Have You Read?
By: Craig Niederberger, MD, FACS | Posted on: 01 Oct 2022
Shahinyan GK, Weinberger JM, Shahinyan RH, Yang SC, Mills JN, Eleswarapu SV. Analysis of direct-to-consumer marketing of platelet-rich plasma for erectile dysfunction in the US. JAMA Netw Open. 2022;5(5):e2214187.
Special thanks to Drs. Blake Johnson, Samuel Gold, and Tolulope Bakare at the UT Southwestern Medical Center.
Platelet-rich plasma (PRP) has gained attention in popular culture because of use by high-profile figures such as Tiger Woods and the Kardashians after orthopedic injuries and cosmetic procedures. Driven by demand for regenerative treatments for erectile dysfunction and unregulated direct-to-consumer advertising, intracavernosal PRP injections, the so-called “Priapus” or “P shot,” have grown in popularity over the past 5 years despite limited research into their safety and efficacy.
To get a sense of just how popular and lucrative PRP is, these investigators analyzed cost to consumer, injection protocols, and clinician credentials across 109 U.S. clinics offering PRP for erectile dysfunction. The average price per injection was $1,507. In some clinics, a single injection is offered, while others offer a myriad of treatments without a standardized protocol and no clear way to measure success. By specialty, clinicians offering PRP were 9% urology, 25% family or internal medicine, and 7% ob-gyn, and 22% were nonphysicians.
Despite an absence of clinical trial data demonstrating efficacy, PRP injections for erectile dysfunction are being offered increasingly by nonphysicians and physicians alike, without specific training in male sexual dysfunction and at high cost to the consumer. In fact, the AUA classifies PRP as an investigational therapy that should not be offered for payment.
The authors posit that the growth of PRP for erectile dysfunction is driven by consumerization of sexual health. One need only turn on a television to see evidence of this trend with the widespread marketing for low testosterone treatments. As cited in this article, testosterone prescriptions tripled between 2001 and 2011. We may see a similar proliferation in sales of PRP for erectile dysfunction in the coming years and need to be prepared for it.
Hudnall M, Goyette B, Ambulkar S, et al. Self-reported race/ethnicity is not associated with abnormal semen parameters after accounting for body mass index and socioeconomic status. J Urol. 2022;208:164-170.
Special thanks to Drs. Rabun Jones and Mahmoud Mima at the University of Illinois at Chicago.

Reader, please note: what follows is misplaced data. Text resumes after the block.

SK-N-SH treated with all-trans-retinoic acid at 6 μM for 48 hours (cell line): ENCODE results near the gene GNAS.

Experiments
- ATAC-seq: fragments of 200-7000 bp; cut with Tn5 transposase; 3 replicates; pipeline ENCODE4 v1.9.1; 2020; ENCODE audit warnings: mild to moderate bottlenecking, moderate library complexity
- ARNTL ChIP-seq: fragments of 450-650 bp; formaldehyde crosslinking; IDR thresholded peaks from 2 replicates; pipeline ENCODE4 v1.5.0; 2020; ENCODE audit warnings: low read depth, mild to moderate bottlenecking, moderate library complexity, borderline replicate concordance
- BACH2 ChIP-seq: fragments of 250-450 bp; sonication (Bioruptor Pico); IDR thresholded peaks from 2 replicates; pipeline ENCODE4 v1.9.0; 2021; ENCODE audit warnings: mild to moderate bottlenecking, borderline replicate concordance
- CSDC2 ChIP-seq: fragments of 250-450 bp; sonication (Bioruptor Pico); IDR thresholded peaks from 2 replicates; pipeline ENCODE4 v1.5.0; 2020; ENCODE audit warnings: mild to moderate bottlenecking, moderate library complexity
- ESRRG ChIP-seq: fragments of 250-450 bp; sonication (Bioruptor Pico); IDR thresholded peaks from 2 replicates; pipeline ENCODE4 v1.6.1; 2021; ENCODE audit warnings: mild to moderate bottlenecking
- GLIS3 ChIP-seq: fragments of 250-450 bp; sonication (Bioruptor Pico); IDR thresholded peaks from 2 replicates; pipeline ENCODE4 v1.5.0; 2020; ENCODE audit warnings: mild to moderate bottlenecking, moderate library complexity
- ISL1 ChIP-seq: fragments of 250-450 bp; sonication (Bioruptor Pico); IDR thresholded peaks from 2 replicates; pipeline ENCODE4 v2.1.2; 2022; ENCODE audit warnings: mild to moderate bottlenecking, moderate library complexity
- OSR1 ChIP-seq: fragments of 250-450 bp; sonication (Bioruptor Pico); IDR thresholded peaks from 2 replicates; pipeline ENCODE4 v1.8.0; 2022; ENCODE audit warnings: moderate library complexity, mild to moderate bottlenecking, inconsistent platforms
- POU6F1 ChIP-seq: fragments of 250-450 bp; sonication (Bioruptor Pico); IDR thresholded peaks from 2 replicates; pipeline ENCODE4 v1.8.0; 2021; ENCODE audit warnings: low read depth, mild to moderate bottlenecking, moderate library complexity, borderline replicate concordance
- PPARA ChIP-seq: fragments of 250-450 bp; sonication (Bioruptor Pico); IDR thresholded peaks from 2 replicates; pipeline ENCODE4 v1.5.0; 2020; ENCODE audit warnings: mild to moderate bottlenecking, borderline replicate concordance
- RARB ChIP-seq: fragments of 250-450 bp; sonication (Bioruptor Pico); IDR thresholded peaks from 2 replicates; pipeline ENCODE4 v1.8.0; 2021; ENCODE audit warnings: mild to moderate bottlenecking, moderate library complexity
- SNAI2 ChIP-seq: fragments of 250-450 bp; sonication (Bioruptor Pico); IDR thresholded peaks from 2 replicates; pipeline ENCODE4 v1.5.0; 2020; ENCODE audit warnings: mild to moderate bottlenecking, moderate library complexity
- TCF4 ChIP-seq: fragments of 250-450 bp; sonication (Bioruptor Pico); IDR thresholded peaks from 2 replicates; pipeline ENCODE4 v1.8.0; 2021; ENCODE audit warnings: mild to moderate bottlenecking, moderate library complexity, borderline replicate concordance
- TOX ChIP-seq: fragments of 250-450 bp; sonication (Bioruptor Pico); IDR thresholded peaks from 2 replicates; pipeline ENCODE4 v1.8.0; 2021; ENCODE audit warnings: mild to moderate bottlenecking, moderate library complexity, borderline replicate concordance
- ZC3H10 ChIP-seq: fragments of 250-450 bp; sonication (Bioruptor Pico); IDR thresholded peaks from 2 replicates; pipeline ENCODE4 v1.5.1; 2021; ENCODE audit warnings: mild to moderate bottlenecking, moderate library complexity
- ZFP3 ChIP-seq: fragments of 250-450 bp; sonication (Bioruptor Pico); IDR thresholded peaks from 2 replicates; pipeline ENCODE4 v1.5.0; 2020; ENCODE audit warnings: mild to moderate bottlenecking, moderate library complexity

Is there a relationship between race or ethnicity and abnormal semen parameters? Previous studies suggested there is, but is it real? The authors of this study investigated whether that association would be maintained when controlling for BMI and social determinants of health including insurance status and neighborhood income. They did a retrospective review of 2,750 men who had semen analyses from 2002 to 2021 at an academic center and not only found that Black men had significantly lower median sperm concentration, lower volume, and total motile sperm count, but also that their Black patients were of an older median age, had a higher median BMI, were more likely to have public insurance, and had the lowest median neighborhood income. When controlling for age alone, Black men had significantly higher odds of abnormal sperm concentration and total motile sperm count. However, when BMI, neighborhood income, and insurance status were included in multivariable logistic regression, the association was not statistically significant. These results raise important questions regarding access to fertility care and the way race or ethnicity is factored into both research and clinical decision making. There is always more to the story than a box checked by a patient on an intake form!
Abou Zeinab M, Beksac AT, Corse T, et al. The multi-institutional experience in single-port robotic transvesical simple prostatectomy for benign prostatic hyperplasia management. J Urol. 2022;208(2):369-378.
Special thanks to Drs. Andrew Lai and Omer Acar at the University of Illinois at Chicago.
It is amazing to witness emerging technology that allows us to revisit antiquated surgical approaches to treat the same disease processes. The single-port transvesical robot-assisted simple prostatectomy is a novel modality in our armamentarium that has gained considerable popularity in the management of markedly enlarged prostate glands owing to its technical similarity to open simple adenomectomy and its minimally invasive nature. In this study, surgeons at 3 high-volume academic institutions combined their data on single-port transvesical prostate enucleations. On average, patients had brief hospital stays including 42% same-day discharges, shorter catheter indwell times, low peri- and postoperative complication rates, and impressive functional outcomes. Remarkably, most of the patients reported a 9-month median quality of life score of 0, or “delighted.” Circumferential vesicourethral mucosal anastomosis, which minimizes the risk of bleeding and need for continuous bladder irrigation, coupled with an extraperitoneal approach were the technical nuances that facilitated expedited recovery. While currently available only in the hands of highly experienced surgeons and OR teams, this promising option will surely offer patients a valid choice in managing their large prostates.